Since first coming to understand the implications of the credit union model during the 2008 Financial Crisis, I’ve been firmly convinced that promoting a mass consumer migration to cooperative finance is one of the most effective tactics for realistically challenging the political and economic hegemony of the Too Big To Fail Banks. As such, I was incredibly excited when, at the peak of the Occupy Movement’s influence in October 2011, movement energy coalesced around the idea of “Bank Transfer Day.” With an unpopular Bank of America fee adding fuel to the fire, the call went out for people to withdraw their deposits en masse from the Too Big To Fail banks and deposit them in credit unions on November 5th, in a nod the the date of the revolution in “V For Vendetta.”
The spark was provided by a Facebook event created by Los Angeles art-gallery owner Kristen Christian that spread virally through the then rapidly-growing Occupy social media networks. Within days, tens of thousands of people had RSVP’d to the event, and working groups affiliated with Occupy General Assemblies in cities around the world began working to promote participation and to plan activities in their communities (examples from Portland, L.A., and Vermont). As a result of that strenuous organizing work, hundreds of thousands of people moved their resources into the cooperative financial system in the fall of 2011.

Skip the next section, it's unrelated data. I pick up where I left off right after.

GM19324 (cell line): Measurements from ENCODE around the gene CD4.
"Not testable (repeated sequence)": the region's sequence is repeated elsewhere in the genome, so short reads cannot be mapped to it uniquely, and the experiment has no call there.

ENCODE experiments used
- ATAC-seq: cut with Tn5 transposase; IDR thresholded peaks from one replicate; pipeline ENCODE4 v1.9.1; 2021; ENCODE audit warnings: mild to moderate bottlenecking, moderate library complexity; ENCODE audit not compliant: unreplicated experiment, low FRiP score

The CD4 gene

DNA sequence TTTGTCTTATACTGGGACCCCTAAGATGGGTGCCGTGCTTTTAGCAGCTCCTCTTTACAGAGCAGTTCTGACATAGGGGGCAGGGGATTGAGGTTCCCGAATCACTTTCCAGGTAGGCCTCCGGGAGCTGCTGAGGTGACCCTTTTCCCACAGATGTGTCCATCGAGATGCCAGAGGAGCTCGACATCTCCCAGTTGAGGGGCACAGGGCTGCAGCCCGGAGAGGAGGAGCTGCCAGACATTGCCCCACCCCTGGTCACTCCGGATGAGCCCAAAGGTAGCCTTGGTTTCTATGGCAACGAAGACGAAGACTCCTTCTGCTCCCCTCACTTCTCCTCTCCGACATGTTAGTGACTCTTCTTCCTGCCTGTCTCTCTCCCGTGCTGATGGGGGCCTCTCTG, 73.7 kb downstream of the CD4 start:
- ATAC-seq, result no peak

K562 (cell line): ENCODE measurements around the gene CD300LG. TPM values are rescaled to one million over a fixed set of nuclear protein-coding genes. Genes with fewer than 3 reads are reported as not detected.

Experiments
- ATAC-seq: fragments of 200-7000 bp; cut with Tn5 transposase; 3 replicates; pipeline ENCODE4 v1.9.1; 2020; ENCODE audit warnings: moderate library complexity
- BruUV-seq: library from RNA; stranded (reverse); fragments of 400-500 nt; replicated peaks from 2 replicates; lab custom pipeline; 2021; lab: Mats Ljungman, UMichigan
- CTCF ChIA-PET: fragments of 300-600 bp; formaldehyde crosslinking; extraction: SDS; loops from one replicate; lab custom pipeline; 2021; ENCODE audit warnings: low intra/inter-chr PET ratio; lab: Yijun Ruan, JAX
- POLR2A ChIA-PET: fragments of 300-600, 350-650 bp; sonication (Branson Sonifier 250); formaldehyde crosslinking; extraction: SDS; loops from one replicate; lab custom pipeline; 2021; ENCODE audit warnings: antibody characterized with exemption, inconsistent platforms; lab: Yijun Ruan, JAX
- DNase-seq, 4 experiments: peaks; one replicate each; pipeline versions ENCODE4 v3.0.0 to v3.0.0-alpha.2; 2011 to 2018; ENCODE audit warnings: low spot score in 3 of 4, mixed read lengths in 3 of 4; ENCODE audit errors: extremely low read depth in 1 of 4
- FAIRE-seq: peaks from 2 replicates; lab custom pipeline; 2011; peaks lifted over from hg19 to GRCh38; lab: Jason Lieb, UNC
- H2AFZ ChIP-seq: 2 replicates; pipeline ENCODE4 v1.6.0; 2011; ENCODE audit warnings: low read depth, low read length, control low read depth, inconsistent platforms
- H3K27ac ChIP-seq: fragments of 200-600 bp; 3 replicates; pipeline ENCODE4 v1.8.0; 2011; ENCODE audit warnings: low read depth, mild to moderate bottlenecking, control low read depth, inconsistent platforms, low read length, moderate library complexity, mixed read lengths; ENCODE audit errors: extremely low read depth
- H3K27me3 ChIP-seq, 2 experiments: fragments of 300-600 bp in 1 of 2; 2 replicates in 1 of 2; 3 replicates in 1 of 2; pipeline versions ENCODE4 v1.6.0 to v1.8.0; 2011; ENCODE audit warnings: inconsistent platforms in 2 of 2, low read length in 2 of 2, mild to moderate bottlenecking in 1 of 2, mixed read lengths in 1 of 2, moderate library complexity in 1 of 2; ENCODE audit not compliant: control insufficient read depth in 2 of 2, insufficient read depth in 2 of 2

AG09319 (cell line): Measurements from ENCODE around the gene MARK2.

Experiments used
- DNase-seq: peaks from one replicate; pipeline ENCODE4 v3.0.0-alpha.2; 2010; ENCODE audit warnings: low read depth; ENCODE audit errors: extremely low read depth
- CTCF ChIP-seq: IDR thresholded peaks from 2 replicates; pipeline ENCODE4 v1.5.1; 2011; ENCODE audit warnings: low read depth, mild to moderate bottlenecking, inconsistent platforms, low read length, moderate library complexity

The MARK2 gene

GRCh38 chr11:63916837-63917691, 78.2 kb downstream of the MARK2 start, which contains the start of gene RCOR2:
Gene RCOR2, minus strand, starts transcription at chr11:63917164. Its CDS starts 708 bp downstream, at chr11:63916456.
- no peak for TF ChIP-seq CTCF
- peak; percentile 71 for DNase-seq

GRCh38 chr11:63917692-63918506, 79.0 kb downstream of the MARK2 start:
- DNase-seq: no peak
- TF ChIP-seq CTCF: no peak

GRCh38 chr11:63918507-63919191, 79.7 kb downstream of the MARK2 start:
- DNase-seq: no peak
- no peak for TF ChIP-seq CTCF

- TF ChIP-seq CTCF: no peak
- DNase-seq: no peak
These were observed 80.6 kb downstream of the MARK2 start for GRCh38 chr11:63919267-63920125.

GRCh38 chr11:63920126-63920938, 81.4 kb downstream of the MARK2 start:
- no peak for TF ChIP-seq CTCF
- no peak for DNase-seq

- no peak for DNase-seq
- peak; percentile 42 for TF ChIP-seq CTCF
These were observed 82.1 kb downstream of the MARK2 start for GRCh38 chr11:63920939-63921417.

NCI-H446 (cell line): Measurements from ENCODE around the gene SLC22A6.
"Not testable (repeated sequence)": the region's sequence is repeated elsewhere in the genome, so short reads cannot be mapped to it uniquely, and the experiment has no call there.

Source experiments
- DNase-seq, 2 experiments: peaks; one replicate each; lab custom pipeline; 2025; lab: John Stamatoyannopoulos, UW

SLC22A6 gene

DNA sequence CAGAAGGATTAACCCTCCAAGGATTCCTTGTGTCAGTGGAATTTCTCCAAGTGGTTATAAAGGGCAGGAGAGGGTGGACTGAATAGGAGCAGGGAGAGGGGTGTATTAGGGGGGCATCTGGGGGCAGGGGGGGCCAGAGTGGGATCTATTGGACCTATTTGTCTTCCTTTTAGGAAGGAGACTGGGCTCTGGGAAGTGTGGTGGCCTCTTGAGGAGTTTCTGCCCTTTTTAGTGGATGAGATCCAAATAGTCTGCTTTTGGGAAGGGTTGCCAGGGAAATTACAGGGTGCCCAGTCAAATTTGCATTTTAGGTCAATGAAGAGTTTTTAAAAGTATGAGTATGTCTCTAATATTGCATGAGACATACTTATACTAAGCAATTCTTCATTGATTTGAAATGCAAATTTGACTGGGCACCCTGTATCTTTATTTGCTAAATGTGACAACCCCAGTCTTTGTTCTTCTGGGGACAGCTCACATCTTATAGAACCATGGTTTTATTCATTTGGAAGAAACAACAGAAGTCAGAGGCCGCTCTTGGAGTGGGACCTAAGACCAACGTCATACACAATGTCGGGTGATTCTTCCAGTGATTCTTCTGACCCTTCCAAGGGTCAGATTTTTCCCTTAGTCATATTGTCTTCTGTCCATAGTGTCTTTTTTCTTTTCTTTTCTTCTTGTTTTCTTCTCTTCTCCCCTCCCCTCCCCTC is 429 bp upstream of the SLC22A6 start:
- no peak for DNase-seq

However, as widespread and diverse groups threw themselves into getting ready for the big day, troubling signs began to emerge from the center. As the creator of the event that went viral, Kristen Christian was the natural point of contact for the media, and she soon parleyed that role into becoming the sole, self-appointed spokesperson for the movement who gave numerous interviews to the media. By using that position of power to quickly disaffiliate Bank Transfer Day from the Occupy Movement (with its commitment to democratic processes and rotating spokespeople), she was able to avoid any expectations of accountability to the community of Bank Transfer Day activists.
This concentration of power manifested itself in her behavior as an administrator of the “official” Bank Transfer Day social media. When dissenting supporters raised questions decisions she’d made in the role of the public face of BTD, she was unwilling to engage in good faith dialogue about her decisions and accountability for them. Instead, criticism was met with the classic authoritarian remedy, repressive silencing (in the form of the ban hammer). Below is the note I sent her on 11/16/2011: